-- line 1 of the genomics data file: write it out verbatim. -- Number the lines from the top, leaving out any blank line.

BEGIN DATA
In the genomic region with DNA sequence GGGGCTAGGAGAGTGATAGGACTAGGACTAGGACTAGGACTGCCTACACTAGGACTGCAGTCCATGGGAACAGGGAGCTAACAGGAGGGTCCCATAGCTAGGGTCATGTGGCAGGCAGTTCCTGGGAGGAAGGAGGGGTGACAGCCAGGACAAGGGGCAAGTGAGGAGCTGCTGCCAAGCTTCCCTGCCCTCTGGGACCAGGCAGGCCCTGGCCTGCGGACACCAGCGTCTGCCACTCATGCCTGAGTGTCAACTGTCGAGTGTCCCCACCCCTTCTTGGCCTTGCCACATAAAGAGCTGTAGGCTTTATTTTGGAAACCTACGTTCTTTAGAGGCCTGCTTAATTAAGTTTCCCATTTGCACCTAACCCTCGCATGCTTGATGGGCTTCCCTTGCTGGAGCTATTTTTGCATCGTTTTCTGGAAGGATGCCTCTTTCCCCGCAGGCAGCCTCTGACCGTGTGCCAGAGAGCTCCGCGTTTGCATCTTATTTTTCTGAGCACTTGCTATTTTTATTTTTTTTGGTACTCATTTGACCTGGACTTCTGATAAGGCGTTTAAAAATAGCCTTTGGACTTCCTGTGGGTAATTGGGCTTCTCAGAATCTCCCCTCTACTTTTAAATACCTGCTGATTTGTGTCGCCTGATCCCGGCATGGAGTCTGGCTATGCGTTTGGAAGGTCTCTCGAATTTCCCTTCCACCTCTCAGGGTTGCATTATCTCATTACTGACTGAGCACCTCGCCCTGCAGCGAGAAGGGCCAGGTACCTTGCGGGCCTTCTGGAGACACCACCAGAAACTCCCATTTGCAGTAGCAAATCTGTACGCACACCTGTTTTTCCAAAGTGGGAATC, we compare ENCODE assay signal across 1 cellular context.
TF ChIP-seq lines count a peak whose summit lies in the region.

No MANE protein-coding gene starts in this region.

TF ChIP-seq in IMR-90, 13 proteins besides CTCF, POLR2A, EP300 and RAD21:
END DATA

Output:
In the genomic region with DNA sequence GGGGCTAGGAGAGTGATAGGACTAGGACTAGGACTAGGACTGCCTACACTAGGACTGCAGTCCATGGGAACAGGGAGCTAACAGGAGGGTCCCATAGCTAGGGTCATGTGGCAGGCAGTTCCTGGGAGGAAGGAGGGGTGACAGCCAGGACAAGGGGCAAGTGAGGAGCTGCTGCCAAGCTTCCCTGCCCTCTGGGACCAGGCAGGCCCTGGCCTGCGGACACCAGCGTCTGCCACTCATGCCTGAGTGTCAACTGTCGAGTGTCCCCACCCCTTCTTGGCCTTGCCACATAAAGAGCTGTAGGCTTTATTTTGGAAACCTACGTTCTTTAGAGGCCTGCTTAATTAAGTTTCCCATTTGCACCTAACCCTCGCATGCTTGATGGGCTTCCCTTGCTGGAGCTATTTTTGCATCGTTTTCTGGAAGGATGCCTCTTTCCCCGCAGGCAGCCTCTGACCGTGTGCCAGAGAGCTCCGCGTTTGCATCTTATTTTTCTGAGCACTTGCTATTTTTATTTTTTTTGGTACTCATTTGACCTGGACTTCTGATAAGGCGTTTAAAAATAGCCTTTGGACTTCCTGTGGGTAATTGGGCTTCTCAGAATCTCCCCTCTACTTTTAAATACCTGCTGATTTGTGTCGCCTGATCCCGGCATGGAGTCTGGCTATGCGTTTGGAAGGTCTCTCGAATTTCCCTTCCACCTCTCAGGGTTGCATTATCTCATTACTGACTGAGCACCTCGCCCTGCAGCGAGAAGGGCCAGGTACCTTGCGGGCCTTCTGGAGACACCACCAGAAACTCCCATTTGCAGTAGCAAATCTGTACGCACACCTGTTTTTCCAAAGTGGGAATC, we compare ENCODE assay signal across 1 cellular context.